5 cover letter mistakes that teachers make

Congratulations, you’ve nailed a perfect CV that highlights exactly why you are the best teacher for the job. However, all of the hard work that you put into your CV could go to waste if you don’t have a great cover letter to match.

While some believe a cover letter is irrelevant, it is yet another chance to set you apart from all of the other candidates. Furthermore, it is the introduction and encouragement that recruiters need to sit up and take notice of your CV. With this in mind, how can you make sure you have an excellent cover letter? Start by removing these five cover letter mistakes that teachers make.

Impersonal intros

Where possible, you need to actively avoid starting your cover letter with; ‘Dear Sir/Madam’. Firstly, this is impersonal which will make recruiters less likely to look at it with interest. Secondly, it shows that you haven’t taken the time to research the recruiters that you need to impress.

Get rid of impersonal introductions and instead, try to find the name of the recruiter or headteacher you are targeting. With their name on the letter, they are more likely to read something personally addressed to them.

Making it too long

Just like your CV needs to be under two pages long, your cover letter should also have a limit. Ideally, your cover letter should be no longer than a page. Remember, your cover letter should not be a repetition of your CV, nor should it be full of comprehensive details. Instead, your cover letter should briefly highly your skills and achievements and why you’re a perfect fit for the role.

Keep it short and sweet and focus on making sure it entices the reader to open your CV.

Attaching the cover letter separately

Busy recruiters do not have time to open several attachments and wait for them to load. It is accepted that your CV will be an attachment to an email. However, if you add your cover letter as an attachment too, then it is highly unlikely that recruiters will even bother opening it.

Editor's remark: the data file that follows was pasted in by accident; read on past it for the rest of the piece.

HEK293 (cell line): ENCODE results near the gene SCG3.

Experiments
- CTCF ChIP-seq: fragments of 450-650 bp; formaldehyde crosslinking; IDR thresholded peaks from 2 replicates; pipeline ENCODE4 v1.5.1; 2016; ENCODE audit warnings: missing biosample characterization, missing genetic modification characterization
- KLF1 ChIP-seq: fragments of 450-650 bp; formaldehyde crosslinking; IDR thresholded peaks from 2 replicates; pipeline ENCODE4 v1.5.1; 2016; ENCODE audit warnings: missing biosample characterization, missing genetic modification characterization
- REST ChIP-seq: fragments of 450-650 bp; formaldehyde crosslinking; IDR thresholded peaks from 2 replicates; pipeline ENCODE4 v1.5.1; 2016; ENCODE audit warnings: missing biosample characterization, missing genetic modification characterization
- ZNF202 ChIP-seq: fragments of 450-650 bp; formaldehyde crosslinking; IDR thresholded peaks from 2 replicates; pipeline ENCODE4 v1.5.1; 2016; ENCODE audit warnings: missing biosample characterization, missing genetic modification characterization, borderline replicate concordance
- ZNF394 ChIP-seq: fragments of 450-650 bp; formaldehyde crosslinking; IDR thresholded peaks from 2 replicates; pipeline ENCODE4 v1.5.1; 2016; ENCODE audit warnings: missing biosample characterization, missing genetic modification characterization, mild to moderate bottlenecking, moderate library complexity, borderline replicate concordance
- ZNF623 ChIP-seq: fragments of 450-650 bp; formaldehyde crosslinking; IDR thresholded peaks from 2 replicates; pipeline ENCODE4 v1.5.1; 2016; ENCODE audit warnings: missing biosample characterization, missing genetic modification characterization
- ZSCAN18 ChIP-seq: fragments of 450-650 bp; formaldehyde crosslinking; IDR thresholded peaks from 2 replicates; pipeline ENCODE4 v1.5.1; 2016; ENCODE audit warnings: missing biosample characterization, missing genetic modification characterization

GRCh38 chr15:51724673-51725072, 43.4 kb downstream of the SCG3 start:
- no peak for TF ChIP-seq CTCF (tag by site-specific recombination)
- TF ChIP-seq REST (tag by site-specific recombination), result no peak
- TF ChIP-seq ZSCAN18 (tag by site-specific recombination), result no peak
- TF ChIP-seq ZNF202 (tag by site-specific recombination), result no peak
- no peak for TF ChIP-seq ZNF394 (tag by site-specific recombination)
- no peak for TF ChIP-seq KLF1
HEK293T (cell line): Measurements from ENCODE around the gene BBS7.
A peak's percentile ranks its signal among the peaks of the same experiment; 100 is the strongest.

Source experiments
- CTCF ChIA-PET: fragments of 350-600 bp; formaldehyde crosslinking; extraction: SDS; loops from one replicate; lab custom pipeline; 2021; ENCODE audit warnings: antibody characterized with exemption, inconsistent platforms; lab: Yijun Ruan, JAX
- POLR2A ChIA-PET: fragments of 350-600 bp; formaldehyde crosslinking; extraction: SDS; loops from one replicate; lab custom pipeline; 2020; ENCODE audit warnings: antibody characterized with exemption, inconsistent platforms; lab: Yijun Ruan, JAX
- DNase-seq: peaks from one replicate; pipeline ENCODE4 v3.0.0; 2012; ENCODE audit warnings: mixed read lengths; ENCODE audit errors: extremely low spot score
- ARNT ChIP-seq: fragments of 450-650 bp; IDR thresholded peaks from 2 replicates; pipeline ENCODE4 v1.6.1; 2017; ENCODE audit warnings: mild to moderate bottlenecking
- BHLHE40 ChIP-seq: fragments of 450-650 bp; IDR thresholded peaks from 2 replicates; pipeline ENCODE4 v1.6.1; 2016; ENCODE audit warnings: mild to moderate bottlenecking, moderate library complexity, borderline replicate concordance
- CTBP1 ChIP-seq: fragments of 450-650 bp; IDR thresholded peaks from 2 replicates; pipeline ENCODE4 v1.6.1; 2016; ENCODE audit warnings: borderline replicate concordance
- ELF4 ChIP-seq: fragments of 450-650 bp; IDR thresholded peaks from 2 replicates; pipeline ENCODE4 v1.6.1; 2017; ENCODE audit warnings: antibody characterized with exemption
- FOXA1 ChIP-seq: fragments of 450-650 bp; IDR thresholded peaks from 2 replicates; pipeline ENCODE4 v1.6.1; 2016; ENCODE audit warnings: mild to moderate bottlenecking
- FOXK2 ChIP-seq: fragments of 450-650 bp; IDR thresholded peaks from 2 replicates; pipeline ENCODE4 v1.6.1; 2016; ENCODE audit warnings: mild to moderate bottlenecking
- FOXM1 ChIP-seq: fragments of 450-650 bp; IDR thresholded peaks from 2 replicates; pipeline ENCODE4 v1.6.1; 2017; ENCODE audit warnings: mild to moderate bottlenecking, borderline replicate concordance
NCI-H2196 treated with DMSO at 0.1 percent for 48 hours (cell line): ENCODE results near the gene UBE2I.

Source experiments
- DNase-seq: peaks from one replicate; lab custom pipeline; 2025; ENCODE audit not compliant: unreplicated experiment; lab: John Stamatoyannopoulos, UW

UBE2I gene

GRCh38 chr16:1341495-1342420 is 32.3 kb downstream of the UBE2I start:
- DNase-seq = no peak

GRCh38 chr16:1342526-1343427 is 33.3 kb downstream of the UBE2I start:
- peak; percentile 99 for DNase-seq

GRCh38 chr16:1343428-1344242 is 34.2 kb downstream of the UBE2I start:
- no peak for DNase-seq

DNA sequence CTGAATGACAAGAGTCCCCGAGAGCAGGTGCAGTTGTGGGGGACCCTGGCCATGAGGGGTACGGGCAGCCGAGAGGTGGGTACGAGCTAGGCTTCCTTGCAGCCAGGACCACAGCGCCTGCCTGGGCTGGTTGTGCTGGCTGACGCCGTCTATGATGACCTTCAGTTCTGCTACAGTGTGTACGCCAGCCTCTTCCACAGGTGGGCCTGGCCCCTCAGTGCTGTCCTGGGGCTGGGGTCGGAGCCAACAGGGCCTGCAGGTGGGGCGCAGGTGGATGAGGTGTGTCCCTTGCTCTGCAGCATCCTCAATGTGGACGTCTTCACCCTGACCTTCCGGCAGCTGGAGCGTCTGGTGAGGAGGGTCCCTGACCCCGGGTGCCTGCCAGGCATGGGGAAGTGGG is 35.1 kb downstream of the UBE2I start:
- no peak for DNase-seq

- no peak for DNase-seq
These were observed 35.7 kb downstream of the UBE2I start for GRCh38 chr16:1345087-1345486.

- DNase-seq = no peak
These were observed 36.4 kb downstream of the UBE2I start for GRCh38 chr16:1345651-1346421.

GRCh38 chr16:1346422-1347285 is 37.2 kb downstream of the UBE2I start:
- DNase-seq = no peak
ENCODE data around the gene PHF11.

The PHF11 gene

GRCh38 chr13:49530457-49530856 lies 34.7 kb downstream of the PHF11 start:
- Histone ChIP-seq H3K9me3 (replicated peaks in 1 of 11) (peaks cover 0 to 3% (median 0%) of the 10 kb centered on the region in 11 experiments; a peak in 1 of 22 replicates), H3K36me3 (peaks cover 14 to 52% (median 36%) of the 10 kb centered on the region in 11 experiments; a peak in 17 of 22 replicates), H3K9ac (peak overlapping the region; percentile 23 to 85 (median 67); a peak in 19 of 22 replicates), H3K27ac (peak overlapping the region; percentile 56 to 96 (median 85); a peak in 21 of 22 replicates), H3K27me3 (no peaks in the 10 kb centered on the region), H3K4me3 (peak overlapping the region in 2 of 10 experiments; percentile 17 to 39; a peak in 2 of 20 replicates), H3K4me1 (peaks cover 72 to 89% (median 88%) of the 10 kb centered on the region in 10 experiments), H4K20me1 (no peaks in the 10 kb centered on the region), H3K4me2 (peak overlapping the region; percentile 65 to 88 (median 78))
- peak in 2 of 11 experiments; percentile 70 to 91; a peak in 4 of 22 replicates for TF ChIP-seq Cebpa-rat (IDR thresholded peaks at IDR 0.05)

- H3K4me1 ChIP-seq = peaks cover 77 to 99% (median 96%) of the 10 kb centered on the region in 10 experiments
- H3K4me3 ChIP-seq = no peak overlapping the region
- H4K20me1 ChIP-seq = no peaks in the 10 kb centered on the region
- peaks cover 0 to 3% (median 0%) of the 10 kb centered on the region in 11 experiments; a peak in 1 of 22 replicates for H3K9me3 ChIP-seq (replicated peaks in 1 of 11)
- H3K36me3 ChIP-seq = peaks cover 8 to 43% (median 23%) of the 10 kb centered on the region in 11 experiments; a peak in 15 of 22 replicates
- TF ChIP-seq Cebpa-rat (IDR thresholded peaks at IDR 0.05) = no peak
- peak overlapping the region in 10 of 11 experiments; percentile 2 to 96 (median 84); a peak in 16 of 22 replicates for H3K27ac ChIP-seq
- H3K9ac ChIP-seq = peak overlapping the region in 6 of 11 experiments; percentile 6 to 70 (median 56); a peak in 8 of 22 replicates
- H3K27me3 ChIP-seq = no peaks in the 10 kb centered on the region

Instead, your cover letter should be in the main body of the message in your email or recruitment portal. With this, the cover letter will be right there in front of the recruiter, encouraging them to look at your CV.

Going into too much detail

Your cover letter should be no longer than a page long, so you should not have the space to add too much detail. As a teacher, you may have a vast work history and a variety of roles that you want to share. However, try to condense these into just the high-level details.

You can also cut a lot of detail by simply focusing on the skills that the job description is looking for. The best way to do this is to determine the top five skills that the job advert specifies and work them into your cover letter, using your experience and achievements.

Writing too formally

As a teacher, you’ll want your application to show your compassion, personality and warm approach. Your cover letter is your chance to demonstrate your friendly, personable tone. However, it can be challenging to master. Write your cover letter too formally, and you’ll appear standoffish, and uncaring. Being too informal can also make you sound inexperienced, casual and over-familiar.

To get the tone right, consider how you would talk to recruiters in an interview. Remember to be polite. For example, an easy opening for a friendly, yet professional cover letter would be ‘I hope you’re well’. Similarly, you can end the covering note with a ‘kind regards’.

Don’t make these cover letter mistakes

By avoiding these five common cover letter mistakes, you are well on the way to creating an excellent application that will grab the attention of recruiters and encourage the right people to spend time looking at your CV.

Andrew Fennell is a former recruiter and founder of CV writing advice centre StandOut CV -Check out his detailed guides to writing a teaching assistant CV and teacher CV.